What is “silly” about good sportsmanship and, in this instance, defending last year’s title? Wiggo, after a certain initial scepticism amongst French journalists and the public, gained the title of “Gentleman Wiggins” on French TV last summer and has become a high profile icon for cycling here in France too as in Britain and, as such, he is both culturally and commercially valuable to Team Sky and to British cycling in Europe. Good sportsmanship does not involve picking and choosing events, and a truly great champion is surely measured by success regardless of whether or not a given course favours their strengths and Team sky would not be painting a good image of Britain if they disregard this. Are we really to believe that great tour winners of the past allowed this kind of thinking to interfere with their determination to win? I don’t think so. The course maketh the man and Wiggins has shown in recent years that he can adapt and develop in surprising ways. As for cycling being a business, this is also an issue which is a particular problem with Team Sky and it made the team less than popular in Europe when it was first formed partly for this reason. Clearly sponsors require a good return on their investment, and rightly so, but that does not mean that the team has to bow to corporate influence in terms of sporting decisions. However, if the business argument must prevail, there can be no finer business plan than for Bradley Wiggins to defend his title. It will sell big time and metaphoric and real cash registers will ring loudly because Wiggo is iconic both here in France and Britain.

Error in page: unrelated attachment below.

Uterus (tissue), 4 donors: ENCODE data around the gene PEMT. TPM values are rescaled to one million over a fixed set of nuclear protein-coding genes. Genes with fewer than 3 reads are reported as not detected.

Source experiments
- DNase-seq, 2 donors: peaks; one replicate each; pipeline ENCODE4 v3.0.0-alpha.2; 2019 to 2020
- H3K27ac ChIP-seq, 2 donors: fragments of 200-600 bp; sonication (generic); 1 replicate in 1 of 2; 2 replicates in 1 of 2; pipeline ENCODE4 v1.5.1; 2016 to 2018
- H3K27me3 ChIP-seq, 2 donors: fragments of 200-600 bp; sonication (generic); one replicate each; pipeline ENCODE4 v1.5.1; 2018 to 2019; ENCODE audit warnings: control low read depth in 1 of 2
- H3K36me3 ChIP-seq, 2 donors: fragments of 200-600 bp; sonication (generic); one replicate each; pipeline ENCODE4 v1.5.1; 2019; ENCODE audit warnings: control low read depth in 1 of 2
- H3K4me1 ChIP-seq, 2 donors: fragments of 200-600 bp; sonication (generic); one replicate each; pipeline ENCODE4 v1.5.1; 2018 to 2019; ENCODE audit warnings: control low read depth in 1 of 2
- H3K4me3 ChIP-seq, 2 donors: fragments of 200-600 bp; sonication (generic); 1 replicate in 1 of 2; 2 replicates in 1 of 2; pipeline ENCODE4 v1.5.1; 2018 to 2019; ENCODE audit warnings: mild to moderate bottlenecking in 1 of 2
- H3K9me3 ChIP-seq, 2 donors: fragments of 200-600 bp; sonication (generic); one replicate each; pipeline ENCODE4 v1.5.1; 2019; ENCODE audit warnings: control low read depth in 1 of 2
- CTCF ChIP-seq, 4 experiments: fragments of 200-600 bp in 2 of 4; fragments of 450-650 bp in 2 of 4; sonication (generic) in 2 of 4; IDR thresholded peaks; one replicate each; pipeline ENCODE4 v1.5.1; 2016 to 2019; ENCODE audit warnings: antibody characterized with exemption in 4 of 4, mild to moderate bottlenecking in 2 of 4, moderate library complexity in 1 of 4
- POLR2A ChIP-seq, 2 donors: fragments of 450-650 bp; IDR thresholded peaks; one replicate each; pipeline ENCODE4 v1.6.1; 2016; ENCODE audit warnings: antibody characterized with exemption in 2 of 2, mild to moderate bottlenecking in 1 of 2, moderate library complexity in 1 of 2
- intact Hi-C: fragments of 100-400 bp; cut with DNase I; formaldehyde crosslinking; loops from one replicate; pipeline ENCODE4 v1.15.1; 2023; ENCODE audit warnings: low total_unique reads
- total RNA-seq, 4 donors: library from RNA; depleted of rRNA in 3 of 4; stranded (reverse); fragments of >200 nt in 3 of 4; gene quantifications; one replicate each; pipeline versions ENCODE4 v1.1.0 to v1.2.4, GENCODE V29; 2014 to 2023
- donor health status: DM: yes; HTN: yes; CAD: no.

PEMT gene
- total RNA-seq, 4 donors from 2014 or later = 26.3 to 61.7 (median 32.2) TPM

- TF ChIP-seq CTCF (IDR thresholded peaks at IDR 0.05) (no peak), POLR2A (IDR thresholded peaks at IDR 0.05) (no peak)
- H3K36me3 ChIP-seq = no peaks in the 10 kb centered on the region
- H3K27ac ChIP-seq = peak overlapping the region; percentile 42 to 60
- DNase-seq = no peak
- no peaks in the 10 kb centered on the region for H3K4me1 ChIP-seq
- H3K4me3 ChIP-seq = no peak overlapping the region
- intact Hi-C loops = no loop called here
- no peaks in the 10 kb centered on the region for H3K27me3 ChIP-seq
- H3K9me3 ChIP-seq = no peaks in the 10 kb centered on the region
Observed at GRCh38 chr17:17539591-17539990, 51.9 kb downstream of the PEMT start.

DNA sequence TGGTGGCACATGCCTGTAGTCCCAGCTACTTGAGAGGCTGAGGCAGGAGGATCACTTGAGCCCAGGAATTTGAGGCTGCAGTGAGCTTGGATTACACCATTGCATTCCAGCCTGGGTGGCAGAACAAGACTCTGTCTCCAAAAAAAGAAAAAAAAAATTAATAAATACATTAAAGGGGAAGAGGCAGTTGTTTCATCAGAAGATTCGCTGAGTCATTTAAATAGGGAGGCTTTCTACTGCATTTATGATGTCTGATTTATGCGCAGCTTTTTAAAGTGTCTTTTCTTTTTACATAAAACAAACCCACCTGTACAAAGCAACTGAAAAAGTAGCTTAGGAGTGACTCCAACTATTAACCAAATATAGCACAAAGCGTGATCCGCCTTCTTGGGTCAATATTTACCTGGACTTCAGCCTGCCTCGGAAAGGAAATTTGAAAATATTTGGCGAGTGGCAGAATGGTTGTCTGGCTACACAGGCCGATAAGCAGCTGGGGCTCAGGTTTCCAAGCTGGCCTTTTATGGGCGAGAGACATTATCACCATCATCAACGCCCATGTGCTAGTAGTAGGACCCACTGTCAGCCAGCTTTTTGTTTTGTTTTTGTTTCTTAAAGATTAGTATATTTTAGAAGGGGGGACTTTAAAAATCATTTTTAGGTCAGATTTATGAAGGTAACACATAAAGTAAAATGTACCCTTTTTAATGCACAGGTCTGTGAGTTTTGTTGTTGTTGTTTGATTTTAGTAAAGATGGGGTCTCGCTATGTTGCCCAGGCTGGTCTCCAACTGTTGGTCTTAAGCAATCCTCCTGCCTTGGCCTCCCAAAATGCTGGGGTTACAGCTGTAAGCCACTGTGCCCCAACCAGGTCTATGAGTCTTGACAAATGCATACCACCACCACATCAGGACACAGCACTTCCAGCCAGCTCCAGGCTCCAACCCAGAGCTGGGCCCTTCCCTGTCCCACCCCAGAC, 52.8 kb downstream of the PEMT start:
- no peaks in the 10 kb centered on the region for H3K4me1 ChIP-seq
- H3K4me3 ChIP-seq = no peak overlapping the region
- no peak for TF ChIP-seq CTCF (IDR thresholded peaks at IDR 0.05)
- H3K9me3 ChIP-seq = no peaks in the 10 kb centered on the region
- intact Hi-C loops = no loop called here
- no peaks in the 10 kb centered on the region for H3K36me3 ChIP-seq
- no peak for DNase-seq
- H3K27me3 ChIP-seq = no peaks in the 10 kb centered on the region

• Bows

    All the comments I’ve read about Wiggo has to be back to defend his title are just a little silly.

    This years route suited him with TT’s and no killer climbing days oh and Contador and Schleck were not in the race and only Froome could have tested him on climbs.

    Next year has far fewer TT Km’s and way more killer climbing days. Its simply not one that suits Wiggins.

    So with SKY’s target to win races what sense is there in them backing a horse that can’t handle the course? Its a business in the end.

  • jack arnold

    Two leaders is allways a disaster. SKY should stick with Wiggins .

  • Ken Evans

    We will see who has the best form in July, it is a bit early to be making bold statements, or hard and fast plans.

  • Pee Bee

    Yes and the right thing is for Wiggo to defend his TDF title. The French quite rightly expect nothing less. Team Sky needs to realise this, for having gained respect in Europe, Team Sky needs to keep it. Are we seeing here one of the self-inflicted problems of Team Sky trying to create a national team in a Pro-Tour environment, when British riders would be better served spread evenly amongst a variety of different teams where they would be able to realise their ambitions without having to wait in turn for the opportunity or resort to infighting?

  • gg/gg

    Seems a little “head in the clouds” by Wiggins; if you look at the list of double winners they are nearly all in one of the “IFFY” periods of cycling.
    Froome is a better climber than Wiggins and not far behind in the TT’s and the 2013 Tour de France is tougher; come on SKY do the right thing

  • Oliver

    I only saw the highlights on the BBC website, but poor old Froomey looked a bit stony-faced when Brad was lapping up the attention on stage…